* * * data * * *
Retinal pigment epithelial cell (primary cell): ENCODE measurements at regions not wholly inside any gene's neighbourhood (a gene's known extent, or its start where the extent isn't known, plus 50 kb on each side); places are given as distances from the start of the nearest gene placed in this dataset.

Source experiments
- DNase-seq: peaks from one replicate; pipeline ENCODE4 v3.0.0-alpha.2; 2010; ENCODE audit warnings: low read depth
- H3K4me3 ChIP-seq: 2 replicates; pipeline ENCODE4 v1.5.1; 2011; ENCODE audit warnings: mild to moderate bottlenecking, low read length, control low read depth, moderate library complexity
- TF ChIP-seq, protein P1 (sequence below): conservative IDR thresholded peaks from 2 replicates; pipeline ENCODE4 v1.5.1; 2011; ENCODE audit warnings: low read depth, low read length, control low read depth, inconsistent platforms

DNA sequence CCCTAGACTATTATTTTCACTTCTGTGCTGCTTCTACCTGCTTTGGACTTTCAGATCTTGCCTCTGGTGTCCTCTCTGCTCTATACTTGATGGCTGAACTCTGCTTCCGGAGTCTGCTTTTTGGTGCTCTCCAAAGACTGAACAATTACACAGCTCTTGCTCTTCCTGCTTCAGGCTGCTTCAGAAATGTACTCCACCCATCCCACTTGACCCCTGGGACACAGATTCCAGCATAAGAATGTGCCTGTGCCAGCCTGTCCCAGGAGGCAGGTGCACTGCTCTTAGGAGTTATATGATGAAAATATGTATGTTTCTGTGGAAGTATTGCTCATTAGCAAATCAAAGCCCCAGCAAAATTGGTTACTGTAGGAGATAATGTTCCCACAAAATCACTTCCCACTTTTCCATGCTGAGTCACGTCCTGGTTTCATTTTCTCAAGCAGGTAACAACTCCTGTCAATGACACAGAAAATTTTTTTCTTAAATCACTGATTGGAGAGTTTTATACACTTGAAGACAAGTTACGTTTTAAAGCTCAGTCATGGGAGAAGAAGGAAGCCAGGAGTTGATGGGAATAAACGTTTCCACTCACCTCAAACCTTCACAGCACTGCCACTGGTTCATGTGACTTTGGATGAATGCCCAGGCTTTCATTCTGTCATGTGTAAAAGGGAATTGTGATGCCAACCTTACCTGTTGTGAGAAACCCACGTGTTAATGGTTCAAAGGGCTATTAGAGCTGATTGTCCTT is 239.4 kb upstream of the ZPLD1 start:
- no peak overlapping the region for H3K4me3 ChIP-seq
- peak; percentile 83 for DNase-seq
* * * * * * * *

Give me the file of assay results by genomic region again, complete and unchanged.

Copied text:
Retinal pigment epithelial cell (primary cell): ENCODE measurements at regions not wholly inside any gene's neighbourhood (a gene's known extent, or its start where the extent isn't known, plus 50 kb on each side); places are given as distances from the start of the nearest gene placed in this dataset.

Source experiments
- DNase-seq: peaks from one replicate; pipeline ENCODE4 v3.0.0-alpha.2; 2010; ENCODE audit warnings: low read depth
- H3K4me3 ChIP-seq: 2 replicates; pipeline ENCODE4 v1.5.1; 2011; ENCODE audit warnings: mild to moderate bottlenecking, low read length, control low read depth, moderate library complexity
- TF ChIP-seq, protein P1 (sequence below): conservative IDR thresholded peaks from 2 replicates; pipeline ENCODE4 v1.5.1; 2011; ENCODE audit warnings: low read depth, low read length, control low read depth, inconsistent platforms

DNA sequence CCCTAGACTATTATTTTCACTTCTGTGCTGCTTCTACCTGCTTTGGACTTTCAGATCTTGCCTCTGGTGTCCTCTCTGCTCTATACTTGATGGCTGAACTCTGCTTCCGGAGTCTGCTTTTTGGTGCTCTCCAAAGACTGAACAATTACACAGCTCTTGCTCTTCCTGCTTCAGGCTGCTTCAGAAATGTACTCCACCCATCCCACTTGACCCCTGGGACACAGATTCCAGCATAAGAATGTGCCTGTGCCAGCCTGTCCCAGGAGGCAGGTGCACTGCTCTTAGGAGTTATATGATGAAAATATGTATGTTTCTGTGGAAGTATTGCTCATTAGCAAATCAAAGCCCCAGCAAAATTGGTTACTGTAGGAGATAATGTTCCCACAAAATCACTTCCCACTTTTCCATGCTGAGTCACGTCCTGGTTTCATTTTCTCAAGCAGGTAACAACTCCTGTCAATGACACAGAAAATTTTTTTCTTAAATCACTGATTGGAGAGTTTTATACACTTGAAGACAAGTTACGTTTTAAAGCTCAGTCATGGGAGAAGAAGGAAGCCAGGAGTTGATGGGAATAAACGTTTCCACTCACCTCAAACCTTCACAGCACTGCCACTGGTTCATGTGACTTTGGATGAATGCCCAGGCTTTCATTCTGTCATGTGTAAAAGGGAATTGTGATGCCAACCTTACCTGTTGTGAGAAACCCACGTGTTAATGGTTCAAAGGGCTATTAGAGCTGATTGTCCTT is 239.4 kb upstream of the ZPLD1 start:
- no peak overlapping the region for H3K4me3 ChIP-seq
- peak; percentile 83 for DNase-seq